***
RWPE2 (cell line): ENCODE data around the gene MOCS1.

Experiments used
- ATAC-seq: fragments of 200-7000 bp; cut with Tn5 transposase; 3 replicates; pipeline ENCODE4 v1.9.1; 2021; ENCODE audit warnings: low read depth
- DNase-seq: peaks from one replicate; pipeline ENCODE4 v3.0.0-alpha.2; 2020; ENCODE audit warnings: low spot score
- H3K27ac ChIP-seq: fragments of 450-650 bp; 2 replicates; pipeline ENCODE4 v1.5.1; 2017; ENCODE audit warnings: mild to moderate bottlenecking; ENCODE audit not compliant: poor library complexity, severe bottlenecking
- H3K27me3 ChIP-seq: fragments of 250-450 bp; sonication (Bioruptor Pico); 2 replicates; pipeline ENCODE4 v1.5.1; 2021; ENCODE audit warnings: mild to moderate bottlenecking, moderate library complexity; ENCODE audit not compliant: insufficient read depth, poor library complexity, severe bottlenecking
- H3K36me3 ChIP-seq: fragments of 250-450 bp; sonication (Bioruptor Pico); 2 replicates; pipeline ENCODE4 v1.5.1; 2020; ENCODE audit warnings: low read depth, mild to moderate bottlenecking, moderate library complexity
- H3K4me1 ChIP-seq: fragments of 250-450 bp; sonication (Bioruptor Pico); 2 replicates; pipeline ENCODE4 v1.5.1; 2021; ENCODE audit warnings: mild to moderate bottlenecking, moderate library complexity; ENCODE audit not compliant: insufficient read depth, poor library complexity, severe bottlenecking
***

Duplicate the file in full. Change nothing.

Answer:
RWPE2 (cell line): ENCODE data around the gene MOCS1.

Experiments used
- ATAC-seq: fragments of 200-7000 bp; cut with Tn5 transposase; 3 replicates; pipeline ENCODE4 v1.9.1; 2021; ENCODE audit warnings: low read depth
- DNase-seq: peaks from one replicate; pipeline ENCODE4 v3.0.0-alpha.2; 2020; ENCODE audit warnings: low spot score
- H3K27ac ChIP-seq: fragments of 450-650 bp; 2 replicates; pipeline ENCODE4 v1.5.1; 2017; ENCODE audit warnings: mild to moderate bottlenecking; ENCODE audit not compliant: poor library complexity, severe bottlenecking
- H3K27me3 ChIP-seq: fragments of 250-450 bp; sonication (Bioruptor Pico); 2 replicates; pipeline ENCODE4 v1.5.1; 2021; ENCODE audit warnings: mild to moderate bottlenecking, moderate library complexity; ENCODE audit not compliant: insufficient read depth, poor library complexity, severe bottlenecking
- H3K36me3 ChIP-seq: fragments of 250-450 bp; sonication (Bioruptor Pico); 2 replicates; pipeline ENCODE4 v1.5.1; 2020; ENCODE audit warnings: low read depth, mild to moderate bottlenecking, moderate library complexity
- H3K4me1 ChIP-seq: fragments of 250-450 bp; sonication (Bioruptor Pico); 2 replicates; pipeline ENCODE4 v1.5.1; 2021; ENCODE audit warnings: mild to moderate bottlenecking, moderate library complexity; ENCODE audit not compliant: insufficient read depth, poor library complexity, severe bottlenecking